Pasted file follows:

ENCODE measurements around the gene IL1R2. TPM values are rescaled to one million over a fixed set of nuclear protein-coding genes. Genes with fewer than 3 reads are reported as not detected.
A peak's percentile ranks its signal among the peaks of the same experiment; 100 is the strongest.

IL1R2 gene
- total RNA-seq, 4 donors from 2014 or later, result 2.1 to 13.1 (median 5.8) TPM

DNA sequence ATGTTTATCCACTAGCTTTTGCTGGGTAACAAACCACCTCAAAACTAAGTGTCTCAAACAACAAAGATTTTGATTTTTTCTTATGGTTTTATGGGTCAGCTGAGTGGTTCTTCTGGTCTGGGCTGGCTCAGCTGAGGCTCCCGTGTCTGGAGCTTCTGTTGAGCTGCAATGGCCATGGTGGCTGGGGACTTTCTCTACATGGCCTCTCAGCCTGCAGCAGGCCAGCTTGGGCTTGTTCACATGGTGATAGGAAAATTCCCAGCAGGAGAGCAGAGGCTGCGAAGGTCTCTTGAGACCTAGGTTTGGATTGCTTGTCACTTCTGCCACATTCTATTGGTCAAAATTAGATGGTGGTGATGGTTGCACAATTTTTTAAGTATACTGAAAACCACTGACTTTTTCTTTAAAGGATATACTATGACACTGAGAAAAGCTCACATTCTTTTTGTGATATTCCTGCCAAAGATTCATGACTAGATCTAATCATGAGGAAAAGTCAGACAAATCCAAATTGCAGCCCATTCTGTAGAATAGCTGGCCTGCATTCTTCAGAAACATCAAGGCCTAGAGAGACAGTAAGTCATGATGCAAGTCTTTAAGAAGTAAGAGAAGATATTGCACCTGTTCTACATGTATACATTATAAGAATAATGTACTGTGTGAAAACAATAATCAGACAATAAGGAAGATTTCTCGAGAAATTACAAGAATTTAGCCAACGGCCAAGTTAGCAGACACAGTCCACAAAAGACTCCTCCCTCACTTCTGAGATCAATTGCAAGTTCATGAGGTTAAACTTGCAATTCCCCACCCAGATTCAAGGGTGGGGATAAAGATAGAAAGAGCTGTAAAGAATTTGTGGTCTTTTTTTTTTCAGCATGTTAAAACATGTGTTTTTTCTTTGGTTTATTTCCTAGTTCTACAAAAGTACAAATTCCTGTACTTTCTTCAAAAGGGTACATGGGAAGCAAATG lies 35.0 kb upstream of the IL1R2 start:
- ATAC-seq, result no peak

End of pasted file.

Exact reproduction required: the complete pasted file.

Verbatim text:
ENCODE measurements around the gene IL1R2. TPM values are rescaled to one million over a fixed set of nuclear protein-coding genes. Genes with fewer than 3 reads are reported as not detected.
A peak's percentile ranks its signal among the peaks of the same experiment; 100 is the strongest.

IL1R2 gene
- total RNA-seq, 4 donors from 2014 or later, result 2.1 to 13.1 (median 5.8) TPM

DNA sequence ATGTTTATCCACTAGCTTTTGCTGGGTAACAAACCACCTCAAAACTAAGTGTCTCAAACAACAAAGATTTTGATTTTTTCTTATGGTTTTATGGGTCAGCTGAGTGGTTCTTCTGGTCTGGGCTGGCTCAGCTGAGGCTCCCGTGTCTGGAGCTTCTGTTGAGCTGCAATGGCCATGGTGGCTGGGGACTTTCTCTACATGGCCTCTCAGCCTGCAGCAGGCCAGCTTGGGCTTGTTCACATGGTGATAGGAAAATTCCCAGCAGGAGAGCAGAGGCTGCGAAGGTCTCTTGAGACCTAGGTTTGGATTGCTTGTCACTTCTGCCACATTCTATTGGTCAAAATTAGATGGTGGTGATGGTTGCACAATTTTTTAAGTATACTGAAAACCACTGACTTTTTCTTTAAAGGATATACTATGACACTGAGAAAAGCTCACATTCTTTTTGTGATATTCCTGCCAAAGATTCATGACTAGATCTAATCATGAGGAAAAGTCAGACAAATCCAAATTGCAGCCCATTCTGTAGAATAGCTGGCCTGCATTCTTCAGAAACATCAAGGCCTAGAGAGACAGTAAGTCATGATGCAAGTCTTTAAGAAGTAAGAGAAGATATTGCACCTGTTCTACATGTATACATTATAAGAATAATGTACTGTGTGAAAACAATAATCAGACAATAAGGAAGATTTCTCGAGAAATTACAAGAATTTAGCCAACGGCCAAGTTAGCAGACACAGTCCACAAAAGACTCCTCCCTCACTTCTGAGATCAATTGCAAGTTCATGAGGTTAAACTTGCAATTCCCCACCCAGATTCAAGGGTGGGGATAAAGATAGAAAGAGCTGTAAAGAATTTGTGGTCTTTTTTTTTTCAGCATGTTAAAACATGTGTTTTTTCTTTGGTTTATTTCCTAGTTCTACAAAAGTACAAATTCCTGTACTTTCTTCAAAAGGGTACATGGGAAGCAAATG lies 35.0 kb upstream of the IL1R2 start:
- ATAC-seq, result no peak